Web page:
December 22nd, 2012

buzz

Locus Poll of Best Novels

Locus have published the results of their online poll of the best sf and fantasy novels of the 20th and 21st centuries, and as ever with these things they are a mixture of the expected and the facepalm. I give the lists below, with the usual bold if I've read it, italic if I started but did not finish, and struck through if I did not like the book.

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One of the things about these polls for me is to spot gaps in my own reading. I have read all but 9 of the 132 books listed above, which is not too bad (and a clean sweep in 20th century SF), but I have some more titles to add to my Amazon wishlist now.

One should not engage in too much analysis of what is basically a poll representing only the preferences of those who voted (I didn't) and whose voting system is somewhat obscure ("algorithms that reward a 1st place vote twice as many points as a 5th or 10th place vote, but not 5 times or 10 times as many", which seems to mean two points for a first place and one for every other placing). But I can't completely refrain from comment.

The 20th century sf list feels rather old-fashioned. The average (and median) year of publication is 1969 (compared to mid-1970s for the fantasy list). But perhaps it is a better reflection of staying power than the other lists. Eleven of the 20th century fantasy list were published after 1990, compared to five of the sf list.

I find it difficult to believe that Old Man's War won the 21st century sf category. My own problems with this book are well-known, but even putting that aside I cannot understand how anyone could rate it ahead of most of the others on the list. Having said that, this was the list where I struck out fully a quarter of the books on it, so clearly my tastes are out of whack with the times. Also note that most ballots were received in the last four days, and that both Scalzi himself and Tor (whose readers also liked Old Man's War) published blog posts on 27 November urging people to participate. There is nothing wrong with that, of course; I offer the explanation not as criticism of the self-promotion of Scalzi and his publishers, but as a partial explanation of my own bafflement.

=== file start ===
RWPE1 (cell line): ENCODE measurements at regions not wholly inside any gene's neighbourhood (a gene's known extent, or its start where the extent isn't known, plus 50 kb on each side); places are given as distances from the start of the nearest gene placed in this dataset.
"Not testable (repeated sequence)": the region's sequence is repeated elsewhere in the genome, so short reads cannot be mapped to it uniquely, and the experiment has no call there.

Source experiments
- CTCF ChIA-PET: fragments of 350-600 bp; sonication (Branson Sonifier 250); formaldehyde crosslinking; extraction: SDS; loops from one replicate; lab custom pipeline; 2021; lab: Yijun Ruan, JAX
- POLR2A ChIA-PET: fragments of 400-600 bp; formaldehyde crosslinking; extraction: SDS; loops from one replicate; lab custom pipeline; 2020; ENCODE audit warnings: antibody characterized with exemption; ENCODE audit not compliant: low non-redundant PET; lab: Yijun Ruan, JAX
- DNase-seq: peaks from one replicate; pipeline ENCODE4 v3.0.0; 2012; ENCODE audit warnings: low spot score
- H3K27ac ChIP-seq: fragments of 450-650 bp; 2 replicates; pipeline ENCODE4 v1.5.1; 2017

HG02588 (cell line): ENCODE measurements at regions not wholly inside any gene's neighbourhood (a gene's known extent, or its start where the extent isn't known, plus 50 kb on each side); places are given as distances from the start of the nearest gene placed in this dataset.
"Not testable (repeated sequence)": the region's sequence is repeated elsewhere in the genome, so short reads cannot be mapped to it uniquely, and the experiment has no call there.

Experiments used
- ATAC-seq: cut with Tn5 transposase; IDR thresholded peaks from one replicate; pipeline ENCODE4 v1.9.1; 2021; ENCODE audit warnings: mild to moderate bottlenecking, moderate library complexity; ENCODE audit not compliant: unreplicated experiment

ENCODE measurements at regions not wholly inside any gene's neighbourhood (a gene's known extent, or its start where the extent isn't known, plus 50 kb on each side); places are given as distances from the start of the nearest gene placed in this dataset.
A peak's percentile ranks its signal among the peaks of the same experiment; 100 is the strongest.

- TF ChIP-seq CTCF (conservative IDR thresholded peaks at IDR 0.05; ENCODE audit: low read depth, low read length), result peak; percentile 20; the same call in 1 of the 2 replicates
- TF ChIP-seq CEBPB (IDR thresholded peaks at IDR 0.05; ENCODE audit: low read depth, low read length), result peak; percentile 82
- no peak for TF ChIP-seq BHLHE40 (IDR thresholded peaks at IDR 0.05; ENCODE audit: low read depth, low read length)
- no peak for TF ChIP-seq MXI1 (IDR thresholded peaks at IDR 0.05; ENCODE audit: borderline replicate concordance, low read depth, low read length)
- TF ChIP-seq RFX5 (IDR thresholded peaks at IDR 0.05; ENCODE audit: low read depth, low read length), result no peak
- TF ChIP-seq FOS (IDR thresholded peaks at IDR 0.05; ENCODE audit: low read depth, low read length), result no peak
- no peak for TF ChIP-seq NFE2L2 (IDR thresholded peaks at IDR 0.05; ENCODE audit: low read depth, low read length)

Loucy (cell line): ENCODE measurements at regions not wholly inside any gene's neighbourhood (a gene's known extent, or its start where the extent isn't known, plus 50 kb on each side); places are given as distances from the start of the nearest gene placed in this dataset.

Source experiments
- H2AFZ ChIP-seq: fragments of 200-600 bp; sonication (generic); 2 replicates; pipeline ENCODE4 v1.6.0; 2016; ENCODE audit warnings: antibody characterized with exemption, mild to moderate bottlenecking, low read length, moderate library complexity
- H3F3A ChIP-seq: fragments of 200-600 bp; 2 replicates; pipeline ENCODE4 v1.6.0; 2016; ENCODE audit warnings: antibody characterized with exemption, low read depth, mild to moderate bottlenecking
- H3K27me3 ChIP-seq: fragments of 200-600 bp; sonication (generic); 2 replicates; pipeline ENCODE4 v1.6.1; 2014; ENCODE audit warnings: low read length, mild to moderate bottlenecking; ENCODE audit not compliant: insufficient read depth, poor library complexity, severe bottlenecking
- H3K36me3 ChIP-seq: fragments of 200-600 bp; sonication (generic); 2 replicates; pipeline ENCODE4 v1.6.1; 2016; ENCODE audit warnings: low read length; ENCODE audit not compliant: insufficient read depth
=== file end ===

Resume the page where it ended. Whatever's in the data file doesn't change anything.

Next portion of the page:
The nine books I have not read are:

Beagle, Peter S.: The Last Unicorn
Bradbury, Ray: Something Wicked This Way Comes
Howard, Robert E.: Conan the Barbarian
Silverberg, Robert: Lord Valentine's Castle
Swanwick, Michael: The Iron Dragon's Daughter
King, Stephen: The Shining
Collins, Suzanne: The Hunger Games
Rothfuss, Patrick: The Name of the Wind
Lynch, Scott: The Lies of Locke Lamora

Any particular recommendations / disrecommendations from among those?

earthsea

December Books 6) Aldébaran 2: La Blonde, by Leo

I enjoyed the first of this classic bande dessinée series, and am glad to say that the second volume builds on the strong points of the first. Teenagers Marc and Kim, still struggling to reach the distant metropolis after the destruction of their home village, encounter the mysterious blonde woman who is associated with their enigmatic saviour from the first volume, and Marc finds himself fleeing with her from a sinister dirigible controlled by the government priest Loomis. For the first time our heroes hear that they have grown up under a repressive government, and realise that they have fallen in with a revolutionary group. But apart from the human drama, we can also see that the natural life forms of Aldebaran are in symbiosis with their human colonisers, but inhumanly grumpy about it, and that there must be much more going on under the surface of the planet's mysterious seas. The flora and fauna again are glorious and surely inspired by Leo's native Brazil. Very intrigued to find out what happens next.